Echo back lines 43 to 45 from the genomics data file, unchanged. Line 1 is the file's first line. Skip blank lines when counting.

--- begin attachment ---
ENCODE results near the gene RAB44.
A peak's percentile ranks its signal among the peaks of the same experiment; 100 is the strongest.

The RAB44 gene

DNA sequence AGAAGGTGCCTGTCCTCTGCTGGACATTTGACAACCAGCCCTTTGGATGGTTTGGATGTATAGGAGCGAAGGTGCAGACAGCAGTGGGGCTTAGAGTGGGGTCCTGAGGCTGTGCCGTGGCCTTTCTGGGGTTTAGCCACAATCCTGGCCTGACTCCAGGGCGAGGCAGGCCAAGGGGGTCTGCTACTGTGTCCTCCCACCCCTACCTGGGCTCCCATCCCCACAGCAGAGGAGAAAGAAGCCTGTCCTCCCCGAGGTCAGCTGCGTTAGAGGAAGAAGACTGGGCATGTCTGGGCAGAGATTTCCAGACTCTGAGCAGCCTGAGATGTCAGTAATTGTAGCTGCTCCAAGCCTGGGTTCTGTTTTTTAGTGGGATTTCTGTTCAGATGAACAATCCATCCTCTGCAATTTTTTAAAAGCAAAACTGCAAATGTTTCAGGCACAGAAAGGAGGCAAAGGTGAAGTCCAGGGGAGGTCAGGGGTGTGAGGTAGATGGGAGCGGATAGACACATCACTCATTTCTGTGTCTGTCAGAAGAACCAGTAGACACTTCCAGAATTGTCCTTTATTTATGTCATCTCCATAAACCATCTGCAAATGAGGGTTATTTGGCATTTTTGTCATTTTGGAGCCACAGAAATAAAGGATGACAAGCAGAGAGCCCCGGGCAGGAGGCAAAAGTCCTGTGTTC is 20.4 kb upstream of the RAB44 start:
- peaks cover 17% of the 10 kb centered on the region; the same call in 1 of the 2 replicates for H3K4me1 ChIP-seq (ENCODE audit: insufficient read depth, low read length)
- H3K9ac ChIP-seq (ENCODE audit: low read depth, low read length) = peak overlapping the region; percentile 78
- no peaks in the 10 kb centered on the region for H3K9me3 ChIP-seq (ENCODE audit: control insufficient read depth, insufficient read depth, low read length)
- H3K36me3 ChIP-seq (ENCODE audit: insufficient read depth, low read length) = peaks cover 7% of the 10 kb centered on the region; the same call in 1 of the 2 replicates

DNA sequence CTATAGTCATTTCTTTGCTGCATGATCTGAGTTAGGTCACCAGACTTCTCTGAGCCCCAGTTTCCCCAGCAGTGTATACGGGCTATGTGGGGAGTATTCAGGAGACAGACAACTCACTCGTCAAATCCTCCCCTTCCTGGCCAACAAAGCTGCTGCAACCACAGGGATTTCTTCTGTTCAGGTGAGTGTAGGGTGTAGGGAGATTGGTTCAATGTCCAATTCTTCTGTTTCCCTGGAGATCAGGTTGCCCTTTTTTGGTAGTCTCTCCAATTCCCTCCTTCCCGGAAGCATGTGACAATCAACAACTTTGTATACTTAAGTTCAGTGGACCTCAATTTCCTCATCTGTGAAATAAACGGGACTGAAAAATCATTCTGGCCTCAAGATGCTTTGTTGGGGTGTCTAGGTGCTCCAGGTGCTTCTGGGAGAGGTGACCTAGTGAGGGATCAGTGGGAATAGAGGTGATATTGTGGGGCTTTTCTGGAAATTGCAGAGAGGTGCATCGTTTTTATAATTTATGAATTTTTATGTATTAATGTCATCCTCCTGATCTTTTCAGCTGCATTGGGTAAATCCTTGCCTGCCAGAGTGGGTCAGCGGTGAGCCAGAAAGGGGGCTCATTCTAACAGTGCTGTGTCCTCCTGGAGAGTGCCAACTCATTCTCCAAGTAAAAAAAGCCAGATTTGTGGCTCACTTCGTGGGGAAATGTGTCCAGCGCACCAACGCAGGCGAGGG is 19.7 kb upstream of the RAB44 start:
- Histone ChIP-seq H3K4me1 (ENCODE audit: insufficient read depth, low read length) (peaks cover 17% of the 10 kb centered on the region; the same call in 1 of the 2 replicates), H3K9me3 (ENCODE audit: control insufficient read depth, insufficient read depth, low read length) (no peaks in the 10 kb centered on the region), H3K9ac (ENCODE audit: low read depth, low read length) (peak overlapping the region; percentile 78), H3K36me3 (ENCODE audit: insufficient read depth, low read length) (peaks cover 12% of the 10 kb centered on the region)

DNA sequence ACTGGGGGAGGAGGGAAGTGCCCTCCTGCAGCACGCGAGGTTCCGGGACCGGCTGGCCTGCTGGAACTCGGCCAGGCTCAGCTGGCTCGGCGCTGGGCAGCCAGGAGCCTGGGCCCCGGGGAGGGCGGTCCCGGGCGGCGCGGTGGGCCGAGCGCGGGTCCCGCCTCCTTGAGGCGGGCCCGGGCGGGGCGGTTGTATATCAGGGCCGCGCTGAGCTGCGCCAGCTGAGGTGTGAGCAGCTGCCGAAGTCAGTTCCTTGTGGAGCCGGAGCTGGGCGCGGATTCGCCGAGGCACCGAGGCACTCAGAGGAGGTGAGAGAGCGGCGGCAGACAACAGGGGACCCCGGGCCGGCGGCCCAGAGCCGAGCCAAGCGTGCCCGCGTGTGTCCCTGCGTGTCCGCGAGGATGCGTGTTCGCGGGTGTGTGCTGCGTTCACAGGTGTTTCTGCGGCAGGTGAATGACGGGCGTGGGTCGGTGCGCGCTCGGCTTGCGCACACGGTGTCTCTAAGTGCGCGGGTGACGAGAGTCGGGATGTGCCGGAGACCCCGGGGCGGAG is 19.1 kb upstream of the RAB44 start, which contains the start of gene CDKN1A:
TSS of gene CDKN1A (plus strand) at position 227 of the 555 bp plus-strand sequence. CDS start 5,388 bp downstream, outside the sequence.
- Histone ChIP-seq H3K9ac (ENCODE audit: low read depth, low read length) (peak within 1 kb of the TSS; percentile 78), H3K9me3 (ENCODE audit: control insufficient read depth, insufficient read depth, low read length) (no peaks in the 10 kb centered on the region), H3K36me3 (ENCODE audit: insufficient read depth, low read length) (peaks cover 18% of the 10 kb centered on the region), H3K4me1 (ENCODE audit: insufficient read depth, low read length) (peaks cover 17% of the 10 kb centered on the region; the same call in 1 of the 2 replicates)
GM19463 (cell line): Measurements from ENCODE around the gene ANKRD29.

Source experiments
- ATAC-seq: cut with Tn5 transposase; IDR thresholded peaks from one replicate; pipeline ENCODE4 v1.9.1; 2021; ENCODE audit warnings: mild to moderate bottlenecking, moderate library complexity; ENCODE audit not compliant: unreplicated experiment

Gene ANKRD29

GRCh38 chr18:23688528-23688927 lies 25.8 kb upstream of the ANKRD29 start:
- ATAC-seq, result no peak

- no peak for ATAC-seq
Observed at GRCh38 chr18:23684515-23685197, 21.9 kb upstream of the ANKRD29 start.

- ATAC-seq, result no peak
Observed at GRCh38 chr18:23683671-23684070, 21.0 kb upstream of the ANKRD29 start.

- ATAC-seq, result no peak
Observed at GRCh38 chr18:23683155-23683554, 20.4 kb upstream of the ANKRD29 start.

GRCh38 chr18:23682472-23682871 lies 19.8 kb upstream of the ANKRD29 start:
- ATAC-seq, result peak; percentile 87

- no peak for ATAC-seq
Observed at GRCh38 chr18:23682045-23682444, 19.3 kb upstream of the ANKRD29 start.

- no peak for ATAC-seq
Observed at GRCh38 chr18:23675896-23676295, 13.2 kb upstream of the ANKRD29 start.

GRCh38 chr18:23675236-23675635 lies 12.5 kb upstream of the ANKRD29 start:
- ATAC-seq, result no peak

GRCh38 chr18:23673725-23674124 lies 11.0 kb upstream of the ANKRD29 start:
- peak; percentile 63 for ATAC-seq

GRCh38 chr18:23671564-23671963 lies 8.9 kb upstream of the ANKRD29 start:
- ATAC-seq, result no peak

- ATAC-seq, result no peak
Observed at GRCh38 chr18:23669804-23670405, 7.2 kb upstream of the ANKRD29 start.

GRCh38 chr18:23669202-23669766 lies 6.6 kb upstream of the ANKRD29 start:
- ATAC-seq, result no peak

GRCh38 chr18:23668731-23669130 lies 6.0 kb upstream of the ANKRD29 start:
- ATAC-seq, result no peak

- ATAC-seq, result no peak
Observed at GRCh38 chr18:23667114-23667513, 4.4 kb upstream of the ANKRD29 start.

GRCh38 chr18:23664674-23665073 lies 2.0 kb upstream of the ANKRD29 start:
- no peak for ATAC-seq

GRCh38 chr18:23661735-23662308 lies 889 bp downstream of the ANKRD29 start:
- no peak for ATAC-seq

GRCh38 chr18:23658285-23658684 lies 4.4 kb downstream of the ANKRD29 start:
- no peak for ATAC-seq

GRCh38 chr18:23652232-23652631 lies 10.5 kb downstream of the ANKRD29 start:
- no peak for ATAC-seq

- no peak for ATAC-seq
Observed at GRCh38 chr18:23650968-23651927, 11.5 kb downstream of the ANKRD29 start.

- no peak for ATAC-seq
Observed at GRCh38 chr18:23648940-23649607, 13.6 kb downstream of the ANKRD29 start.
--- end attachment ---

- ATAC-seq, result no peak

- ATAC-seq, result no peak
Observed at GRCh38 chr18:23667114-23667513, 4.4 kb upstream of the ANKRD29 start.